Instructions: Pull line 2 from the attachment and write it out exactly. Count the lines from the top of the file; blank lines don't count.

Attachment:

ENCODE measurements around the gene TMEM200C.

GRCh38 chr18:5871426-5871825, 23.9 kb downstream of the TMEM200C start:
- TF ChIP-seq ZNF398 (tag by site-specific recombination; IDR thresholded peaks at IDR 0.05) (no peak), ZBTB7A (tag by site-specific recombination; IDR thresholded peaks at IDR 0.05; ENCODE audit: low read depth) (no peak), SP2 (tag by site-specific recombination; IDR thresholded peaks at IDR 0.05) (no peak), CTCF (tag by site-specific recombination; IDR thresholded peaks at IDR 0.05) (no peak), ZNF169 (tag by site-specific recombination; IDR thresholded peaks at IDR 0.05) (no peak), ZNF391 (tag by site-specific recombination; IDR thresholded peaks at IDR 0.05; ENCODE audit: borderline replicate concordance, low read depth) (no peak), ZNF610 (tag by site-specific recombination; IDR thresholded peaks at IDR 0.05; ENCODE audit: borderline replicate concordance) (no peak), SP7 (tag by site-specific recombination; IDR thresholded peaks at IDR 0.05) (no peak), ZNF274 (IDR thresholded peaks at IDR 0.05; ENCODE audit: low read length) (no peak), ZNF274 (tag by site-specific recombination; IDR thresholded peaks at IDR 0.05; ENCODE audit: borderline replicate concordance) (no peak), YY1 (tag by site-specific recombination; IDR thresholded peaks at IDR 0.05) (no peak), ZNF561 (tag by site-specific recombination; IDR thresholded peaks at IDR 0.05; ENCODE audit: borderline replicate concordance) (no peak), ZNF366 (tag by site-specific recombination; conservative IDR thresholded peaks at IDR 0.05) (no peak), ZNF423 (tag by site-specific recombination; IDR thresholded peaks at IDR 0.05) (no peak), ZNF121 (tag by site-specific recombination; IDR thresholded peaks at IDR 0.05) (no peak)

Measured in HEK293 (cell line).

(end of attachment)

GRCh38 chr18:5871426-5871825, 23.9 kb downstream of the TMEM200C start: